Experiment a little to find one or more smells that have a positive effect on the child.  A shop supplying essential oils will be able to suggest which oils are suggested for varying sensory needs.   For example, lavender has traditionally been associated with calming.  If it works for your child, use lavender soap in the bath, essential oils in the home and so on.  Remember though that a little goes a long way – you don’t want to overdo it.

At this point, it might be helpful to focus on children who are picky eaters.

Some picky eaters avoid certain foods because of the smell rather than taste or texture. You need to respect that they really are sensitive to the smell of these foods but, at the same time, know what to do.  You can’t avoid ever cooking certain foods again, after all!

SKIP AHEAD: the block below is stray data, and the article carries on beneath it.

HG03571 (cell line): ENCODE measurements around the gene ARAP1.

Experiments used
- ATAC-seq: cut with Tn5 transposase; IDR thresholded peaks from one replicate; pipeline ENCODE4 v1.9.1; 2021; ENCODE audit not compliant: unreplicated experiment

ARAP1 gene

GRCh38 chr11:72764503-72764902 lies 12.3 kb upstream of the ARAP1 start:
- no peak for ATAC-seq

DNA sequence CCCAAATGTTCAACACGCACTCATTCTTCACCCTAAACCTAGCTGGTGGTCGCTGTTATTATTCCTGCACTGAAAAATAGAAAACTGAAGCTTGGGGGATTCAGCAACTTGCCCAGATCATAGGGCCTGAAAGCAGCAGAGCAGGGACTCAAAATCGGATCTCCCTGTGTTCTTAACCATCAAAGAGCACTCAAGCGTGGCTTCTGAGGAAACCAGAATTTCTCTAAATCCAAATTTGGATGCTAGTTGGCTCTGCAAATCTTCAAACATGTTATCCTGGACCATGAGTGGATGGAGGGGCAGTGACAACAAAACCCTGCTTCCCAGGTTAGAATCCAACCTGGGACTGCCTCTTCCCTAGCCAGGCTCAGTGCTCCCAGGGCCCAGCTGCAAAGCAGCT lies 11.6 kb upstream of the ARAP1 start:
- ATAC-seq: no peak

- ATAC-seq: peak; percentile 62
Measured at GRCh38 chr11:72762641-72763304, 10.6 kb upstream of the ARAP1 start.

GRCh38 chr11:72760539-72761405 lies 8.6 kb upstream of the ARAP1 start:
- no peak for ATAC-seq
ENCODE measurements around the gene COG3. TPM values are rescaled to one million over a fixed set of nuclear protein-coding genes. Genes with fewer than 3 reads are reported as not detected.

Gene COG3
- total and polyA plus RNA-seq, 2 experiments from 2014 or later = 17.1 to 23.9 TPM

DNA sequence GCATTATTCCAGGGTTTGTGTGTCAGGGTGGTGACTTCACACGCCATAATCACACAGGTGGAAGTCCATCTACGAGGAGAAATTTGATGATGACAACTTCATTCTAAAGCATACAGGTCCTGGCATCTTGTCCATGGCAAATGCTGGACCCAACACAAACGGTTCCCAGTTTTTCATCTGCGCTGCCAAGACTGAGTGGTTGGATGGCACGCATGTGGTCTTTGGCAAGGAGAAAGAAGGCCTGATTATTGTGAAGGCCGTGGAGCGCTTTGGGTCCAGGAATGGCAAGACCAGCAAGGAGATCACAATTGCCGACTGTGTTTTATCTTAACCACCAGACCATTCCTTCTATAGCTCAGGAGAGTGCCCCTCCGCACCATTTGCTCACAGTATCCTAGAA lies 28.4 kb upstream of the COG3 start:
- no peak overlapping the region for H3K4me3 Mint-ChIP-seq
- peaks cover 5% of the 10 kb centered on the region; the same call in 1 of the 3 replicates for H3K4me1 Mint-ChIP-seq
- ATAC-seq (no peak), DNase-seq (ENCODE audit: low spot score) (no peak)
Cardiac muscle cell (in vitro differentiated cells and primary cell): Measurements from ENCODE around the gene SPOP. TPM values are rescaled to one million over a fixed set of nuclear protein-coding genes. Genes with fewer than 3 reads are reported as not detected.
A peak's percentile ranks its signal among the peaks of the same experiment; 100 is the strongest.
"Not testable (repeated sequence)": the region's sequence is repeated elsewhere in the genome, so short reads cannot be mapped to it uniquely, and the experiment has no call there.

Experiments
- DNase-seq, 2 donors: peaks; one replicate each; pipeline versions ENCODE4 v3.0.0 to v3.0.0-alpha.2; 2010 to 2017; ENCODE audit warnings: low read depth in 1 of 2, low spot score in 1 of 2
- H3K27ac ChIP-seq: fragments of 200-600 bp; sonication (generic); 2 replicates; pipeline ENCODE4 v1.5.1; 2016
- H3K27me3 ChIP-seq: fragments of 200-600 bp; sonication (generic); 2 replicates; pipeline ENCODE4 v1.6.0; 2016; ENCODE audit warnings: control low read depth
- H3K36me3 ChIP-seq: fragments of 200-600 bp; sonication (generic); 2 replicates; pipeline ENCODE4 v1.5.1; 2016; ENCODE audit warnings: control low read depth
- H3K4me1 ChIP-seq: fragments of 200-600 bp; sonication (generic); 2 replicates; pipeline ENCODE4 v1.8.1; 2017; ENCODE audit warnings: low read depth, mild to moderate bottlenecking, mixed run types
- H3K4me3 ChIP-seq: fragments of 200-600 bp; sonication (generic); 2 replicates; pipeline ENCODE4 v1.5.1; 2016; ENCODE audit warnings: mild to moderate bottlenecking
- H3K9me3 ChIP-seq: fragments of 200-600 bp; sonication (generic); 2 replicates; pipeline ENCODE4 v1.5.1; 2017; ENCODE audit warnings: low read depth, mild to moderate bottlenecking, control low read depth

Try to involve the child in finding helpful ways to avoid distressing mealtimes and desensitise themselves to smells they can’t tolerate.  For example, warn the child that you’ll be cooking the offensive food and ask her to open windows to help dispel the odours.  Even better, have the child help you to cook the food.  Raw broccoli, for example, is often tolerated but as it cooks, it emits a stronger smell.  If the child is helping you cook it, she gradually becomes more and more aware of the smell, which might help her adjust rather than entering the kitchen to be overwhelmed by the surprise of cooking broccoli.

If food offends at the table, try moving it away from the child, or covering it up. Also try putting a drop of a favourite essential oil on her wrist so that she can use that to override the smell of food at the table.

Lastly, if you are the parent of a smell-sensitive child, you’ll know to avoid scents in your home.  But what about the school?